• muscle twitching;
  • suicidal thoughts;
  • hallucinations;
  • depression;
  • rash;
  • confusion;
  • muscle cramps;
  • agitation;
  • kidney stones;
  • change in sensitivity to touch;
  • urinary problems;
  • increased heart rate;
  • joint pain;
  • muscle pain;
  • redness;
  • sweating;
  • excessive salivating.

To make sure this drug is safe for you, tell your healthcare professional if you have ever had:

  • a bleeding disorder;
  • suicidal thoughts;
  • low levels of platelets in the blood;
  • depression;
  • kidney disease;
  • a mood disorder;
  • diabetes (unless you are taking this medication to treat diabetic neuropathy);
  • heart problems, particularly congestive heart failure;
  • angioedema (a severe allergic reaction);
  • any type of drug addiction;
  • an allergic reaction to any type of medicine.

Pregnancy

There are no conclusive studies regarding the safe use of this medication by pregnant women. Therefore, if you are pregnant or plan to get pregnant, talk with your healthcare provider before use. Also, this medication may pass into the mother’s milk, therefore, if you are breastfeeding a baby, do not take it.

Alcohol

Alcohol can cause sleepiness, and when mixed with this medication, it can considerably increase the sleepiness and drowsiness as well as the risk of side effects of taking this medication. Additionally, while taking this medicine, you should avoid any activity which requires you to stay alert, because it may cause varying levels of drowsiness and sleepiness, even when used without alcohol.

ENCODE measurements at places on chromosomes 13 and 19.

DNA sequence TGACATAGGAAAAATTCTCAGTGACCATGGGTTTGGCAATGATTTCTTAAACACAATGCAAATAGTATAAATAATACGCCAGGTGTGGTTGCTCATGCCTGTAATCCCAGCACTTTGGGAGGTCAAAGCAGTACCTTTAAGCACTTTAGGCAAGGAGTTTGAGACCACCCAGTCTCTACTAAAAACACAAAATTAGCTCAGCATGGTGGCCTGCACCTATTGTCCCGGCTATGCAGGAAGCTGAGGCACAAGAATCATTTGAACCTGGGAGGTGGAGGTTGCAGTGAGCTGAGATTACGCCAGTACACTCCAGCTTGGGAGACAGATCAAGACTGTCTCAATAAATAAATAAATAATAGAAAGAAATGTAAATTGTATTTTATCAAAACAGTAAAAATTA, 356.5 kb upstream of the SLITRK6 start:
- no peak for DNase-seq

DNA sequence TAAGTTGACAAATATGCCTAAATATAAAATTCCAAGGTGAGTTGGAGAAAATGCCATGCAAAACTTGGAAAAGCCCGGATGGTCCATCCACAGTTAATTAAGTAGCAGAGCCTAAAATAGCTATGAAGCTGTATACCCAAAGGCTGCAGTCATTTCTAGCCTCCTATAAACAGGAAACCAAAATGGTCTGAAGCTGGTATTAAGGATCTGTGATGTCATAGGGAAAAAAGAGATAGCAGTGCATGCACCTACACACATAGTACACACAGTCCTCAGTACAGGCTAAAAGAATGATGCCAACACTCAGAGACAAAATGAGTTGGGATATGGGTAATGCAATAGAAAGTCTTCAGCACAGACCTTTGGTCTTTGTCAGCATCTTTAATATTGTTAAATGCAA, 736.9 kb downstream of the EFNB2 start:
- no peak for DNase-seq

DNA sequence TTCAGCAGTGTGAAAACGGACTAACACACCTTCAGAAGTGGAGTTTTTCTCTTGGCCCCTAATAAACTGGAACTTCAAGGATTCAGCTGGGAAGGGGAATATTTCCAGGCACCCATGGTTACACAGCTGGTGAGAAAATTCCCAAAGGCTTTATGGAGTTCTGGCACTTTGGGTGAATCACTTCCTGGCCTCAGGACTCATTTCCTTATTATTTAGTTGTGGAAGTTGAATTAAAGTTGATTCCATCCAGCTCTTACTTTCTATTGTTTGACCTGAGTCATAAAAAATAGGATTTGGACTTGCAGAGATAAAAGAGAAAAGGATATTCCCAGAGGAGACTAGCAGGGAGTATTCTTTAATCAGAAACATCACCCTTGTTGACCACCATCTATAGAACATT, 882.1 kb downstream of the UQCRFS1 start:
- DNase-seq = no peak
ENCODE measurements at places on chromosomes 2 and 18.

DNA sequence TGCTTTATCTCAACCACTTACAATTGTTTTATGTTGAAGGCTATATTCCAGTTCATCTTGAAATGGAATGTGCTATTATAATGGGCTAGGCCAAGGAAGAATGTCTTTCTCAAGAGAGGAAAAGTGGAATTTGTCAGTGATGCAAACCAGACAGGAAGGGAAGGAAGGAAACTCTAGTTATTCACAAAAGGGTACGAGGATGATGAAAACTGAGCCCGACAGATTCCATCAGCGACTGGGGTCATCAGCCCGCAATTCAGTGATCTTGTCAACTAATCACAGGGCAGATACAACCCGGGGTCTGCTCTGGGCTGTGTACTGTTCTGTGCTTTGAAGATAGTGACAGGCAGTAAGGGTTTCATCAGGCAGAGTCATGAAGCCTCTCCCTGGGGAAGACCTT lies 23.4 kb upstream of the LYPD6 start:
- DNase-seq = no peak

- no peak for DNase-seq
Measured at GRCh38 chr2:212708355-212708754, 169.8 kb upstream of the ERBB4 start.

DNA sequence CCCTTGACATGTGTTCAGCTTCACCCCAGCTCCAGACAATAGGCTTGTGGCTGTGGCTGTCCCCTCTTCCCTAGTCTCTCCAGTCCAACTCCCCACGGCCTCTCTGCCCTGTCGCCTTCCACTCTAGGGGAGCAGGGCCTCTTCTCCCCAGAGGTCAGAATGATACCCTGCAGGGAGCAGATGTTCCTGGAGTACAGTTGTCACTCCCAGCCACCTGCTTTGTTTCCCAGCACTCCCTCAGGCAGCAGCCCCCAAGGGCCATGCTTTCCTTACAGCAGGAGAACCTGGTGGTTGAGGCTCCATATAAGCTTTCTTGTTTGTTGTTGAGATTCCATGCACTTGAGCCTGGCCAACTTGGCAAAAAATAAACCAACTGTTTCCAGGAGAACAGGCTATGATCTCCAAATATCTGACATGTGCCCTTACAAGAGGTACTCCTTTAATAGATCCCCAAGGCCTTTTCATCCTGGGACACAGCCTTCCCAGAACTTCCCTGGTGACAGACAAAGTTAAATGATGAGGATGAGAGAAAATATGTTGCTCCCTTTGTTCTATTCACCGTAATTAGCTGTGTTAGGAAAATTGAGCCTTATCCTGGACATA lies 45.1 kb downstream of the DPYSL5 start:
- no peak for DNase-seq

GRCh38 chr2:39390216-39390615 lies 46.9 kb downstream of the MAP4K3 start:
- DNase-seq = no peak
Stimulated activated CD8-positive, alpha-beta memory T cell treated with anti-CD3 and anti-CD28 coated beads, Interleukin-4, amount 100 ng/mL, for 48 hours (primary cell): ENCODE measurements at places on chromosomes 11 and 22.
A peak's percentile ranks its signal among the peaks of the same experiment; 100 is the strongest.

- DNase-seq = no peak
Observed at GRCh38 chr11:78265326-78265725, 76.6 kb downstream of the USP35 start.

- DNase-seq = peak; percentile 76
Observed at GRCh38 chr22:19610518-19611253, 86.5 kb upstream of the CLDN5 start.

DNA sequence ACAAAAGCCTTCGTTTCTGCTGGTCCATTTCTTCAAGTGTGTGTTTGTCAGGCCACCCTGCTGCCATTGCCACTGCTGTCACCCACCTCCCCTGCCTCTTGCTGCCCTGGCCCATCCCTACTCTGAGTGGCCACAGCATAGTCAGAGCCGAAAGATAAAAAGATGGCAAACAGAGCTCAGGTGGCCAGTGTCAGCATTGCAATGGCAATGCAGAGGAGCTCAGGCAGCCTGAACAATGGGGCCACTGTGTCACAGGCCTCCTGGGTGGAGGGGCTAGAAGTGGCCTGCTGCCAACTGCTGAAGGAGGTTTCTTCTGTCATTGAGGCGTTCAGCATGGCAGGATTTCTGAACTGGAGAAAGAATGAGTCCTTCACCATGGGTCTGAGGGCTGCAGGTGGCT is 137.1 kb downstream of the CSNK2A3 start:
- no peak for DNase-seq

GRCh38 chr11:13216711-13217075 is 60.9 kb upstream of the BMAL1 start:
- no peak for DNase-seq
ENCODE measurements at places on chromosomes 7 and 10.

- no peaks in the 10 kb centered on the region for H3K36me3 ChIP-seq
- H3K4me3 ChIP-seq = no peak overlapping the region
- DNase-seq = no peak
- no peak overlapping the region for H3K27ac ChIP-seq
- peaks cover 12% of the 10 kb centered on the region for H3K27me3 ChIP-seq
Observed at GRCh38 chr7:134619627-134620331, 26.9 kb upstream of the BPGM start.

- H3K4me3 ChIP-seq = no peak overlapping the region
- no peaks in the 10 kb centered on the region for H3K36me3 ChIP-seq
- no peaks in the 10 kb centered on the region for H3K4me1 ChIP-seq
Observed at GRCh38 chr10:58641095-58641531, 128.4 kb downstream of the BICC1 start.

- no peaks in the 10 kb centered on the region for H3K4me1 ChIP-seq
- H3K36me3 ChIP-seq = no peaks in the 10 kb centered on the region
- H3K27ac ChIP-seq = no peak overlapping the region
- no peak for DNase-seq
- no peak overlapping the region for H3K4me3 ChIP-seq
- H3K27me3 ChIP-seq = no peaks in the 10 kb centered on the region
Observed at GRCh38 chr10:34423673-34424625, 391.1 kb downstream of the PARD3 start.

Overdose

According to studies, high doses of this medication did not show toxic effects. Nevertheless, it is essential to take it precisely as your healthcare provider prescribed.

High & Abuse

There are some anecdotal reports of people using this medication to experience an elevated mood or “get high.”

Drug Interactions

This medication may negatively interact with the following drugs:

  • antihistamines;
  • heart drugs, like – enalapril (Vasotec, Lexxel) or captopril (Capozide, Capoten);
  • sleeping pills;
  • narcotic pain drugs, like – oxycodone (Percocet, OxyContin);
  • some drugs for diabetes, including – rosiglitazone (Avandia, Avandamet) or pioglitazone (Duetact, Actos);
  • medication for seizures;
  • drugs for mental illness;
  • drugs used to treat anxiety, like – lorazepam (Ativan);
  • antidepressants.

Is Lyrica Addictive?

Unlike other, more addictive prescription medications, Lyrica is not likely to cause a physical dependence or a chemical addiction. However, it is classified as a Schedule V controlled substance, and some people may experience withdrawal symptoms when quitting this drug abruptly.

Therefore, to prevent withdrawal symptoms, do not stop this medication suddenly. Ask your healthcare professional how to safely stop using this drug.

Storage

It is recommended to store this medication at 25°C (77°F).

References

https://www.ncbi.nlm.nih.gov/pmc/articles/PMC4110876/
https://www.pfizermedicalinformation.com/en-us/lyrica/clinical-studies
https://www.ncbi.nlm.nih.gov/pmc/articles/PMC4881924/
http://www.nejm.org/doi/full/10.1056/NEJMoa1614292